why did she circumvent around it?
perhaps a dress rehearsal
of how she will burn her body
to dilapidate darkness.

Having tied her to a stranger
with a bridle made of black beads
they are sewing her cerements
to curtain her call on life
and in a year or two
her womb will melt
and so will her sighs
in an autumn's angst.


Grandma

She skewed seven stretch marks
bearing eight oysters
who dole out her dowry
in the white of her milk.

Prayers, her morning manners
the book her gift
for gall and worms,
red seas never fretted
on her form
where not even a crease
could be carved by
the crown of thorns.

She wore her veil
to teach hymns
to clouds and children
writing on seedy sand
of the raving rivers
as a ritual.

She never let her mouth
bisect the body and blood
of Christ, those were alms for her belly
and tooth of her tongue.

She removed the relics
of the rice she shared
with the starving supplicants
on the stranded streets
each grain fed
without fingers of fossils.

She is the testimony
to a generation of stars
and stripes
her milky way
saluted with a smile with
her name and
sound of her song,
the day she gifted us
her birth.
 


                                       Rinzu Rajan




Rinzu Rajan writes in an attempt to sear away from the boundaries of cliche. Research in the field of biology and blogging occupy the rest of her time and devotion. Her work has featured in Poetry Quarterly, Houston Literary Review, Barnwood review,Copper field review, Muse India, Mused, Corvus amongst others. She is experimenting with fiction nowadays.


Shedding Skin
(is the ‘in’ thing)


                       

                        But how shall I describe her Arts
                        To recollect the scatter’d Parts?
                        Or shew the Anguish, Toil and Pain,
                        Of gath’ring up herself again?
                        The bashful Muse will never bear
                        In such a Scene to interfere,
                        Corinna in the Morning dizen’d,
                        Who sees, will spew; who smells, be poison’d. 


 

The trouble with us
Is that we
Shed
Too much
Skin then try
Too hard to
Fit into the
Likes of Another.

The wolf in sheep’s clothing
The lamb in Snakeskin.

A rite most sacred.
Shantih shantih shantih
A ritual most revered.
Co co rico co co rico

The carnival of
Costumes – what clowns!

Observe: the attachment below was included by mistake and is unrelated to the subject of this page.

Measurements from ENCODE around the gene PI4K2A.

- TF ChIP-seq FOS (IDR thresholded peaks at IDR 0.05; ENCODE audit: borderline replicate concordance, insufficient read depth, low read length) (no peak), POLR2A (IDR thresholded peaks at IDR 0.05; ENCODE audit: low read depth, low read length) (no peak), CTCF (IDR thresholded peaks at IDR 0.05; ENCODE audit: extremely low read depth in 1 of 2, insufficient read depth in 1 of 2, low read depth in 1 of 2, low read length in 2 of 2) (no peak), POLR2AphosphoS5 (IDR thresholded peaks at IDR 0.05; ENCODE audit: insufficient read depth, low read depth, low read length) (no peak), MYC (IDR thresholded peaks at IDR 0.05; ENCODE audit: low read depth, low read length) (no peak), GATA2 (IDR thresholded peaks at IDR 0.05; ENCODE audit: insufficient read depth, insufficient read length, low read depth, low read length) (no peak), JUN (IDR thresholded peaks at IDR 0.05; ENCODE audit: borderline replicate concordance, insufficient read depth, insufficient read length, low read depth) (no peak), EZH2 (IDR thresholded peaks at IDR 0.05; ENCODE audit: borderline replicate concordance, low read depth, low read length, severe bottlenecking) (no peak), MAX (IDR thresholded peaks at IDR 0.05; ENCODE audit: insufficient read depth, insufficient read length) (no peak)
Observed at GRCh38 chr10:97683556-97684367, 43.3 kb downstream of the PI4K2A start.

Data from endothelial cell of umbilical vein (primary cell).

(the dawning of
a new age,
an epoch!)
A cultural REVOLUTION
– what farce!
An insipid dissolution.
El-el-evation
A masquerade party
Of drunks and
Whores – pretentious bores!
(fie on thee, thou Sore
that pricketh mine eyes so!)

The shed/shed/shedding
Of just a
Tad
Too much
Skin,
Then squeezing with
grâce, finesse, élégance!
(so the French say)
Into the
Shackles of Another.

                                                Esther Vincent



Esther Vincent is a literary enthusiast of Sinhalese-Chinese descent, who is currently reading Literature in Nanyang Technological University, Singapore. Recently taken to writing poetry inspired by intensely personal encounters and revelations, she enjoys spending her free time devouring good books ranging from the Classics to contemporaries like Ian McEwan, listening to music, browsing interior design magazines, and above all, spending quality time with the people she loves. Her poem,"Excuse me, what is your race?" (2011), was published in Ceriph #4: the white issue, launched as part of the Singapore Writers Festival 2011. 


Abbad II al-Mu'tadid (1042–1069 CE)



Abbad II al-Mu’tadid, King of the Moors in Spain,
commanded his generals from his fortified place,
the Alcazar in Seville. He had a strange habit
of preserving all the skulls of his enemies:
the princes his army slaughtered he preserved
in specially constructed walnut boxes lined with velvet.
But those skulls that were not of royal blood he used
as ordinary flowerpots throughout his extensive gardens.






At the Feast of Lupercalia


At the feast of Lupercalia
Venus offered a young maiden in a lottery
for a very substantial sum of money.
Bachelors who were willing to pay
were eligible to draw
for the name of the girl.
The winner was free to do
whatever he wished with her
for the next entire year.






A Wedding Ring Made of Human Hair



One night Father Alano de Rupe,
a monk in the Dominican order,
recognized the Virgin Mary miraculously
entering his locked monastic cell.
At once she cut off a curl of his hair,
wove it and twisted it into a rustic wedding ring,
and slipped it onto her ring finger.
Then entering his bed she enticed him with kisses,
guided his hands to fondle her breasts,
and embraced his body tightly
urging him to make love to her
as a bridegroom would enjoy his bride.


Bill Wolak is a poet who has just published his third book of poetry entitled Archeology of Light.  Recently he has been selected to be a featured reader at the 2011 Kritya International Poetry Festival in Nagpur, India.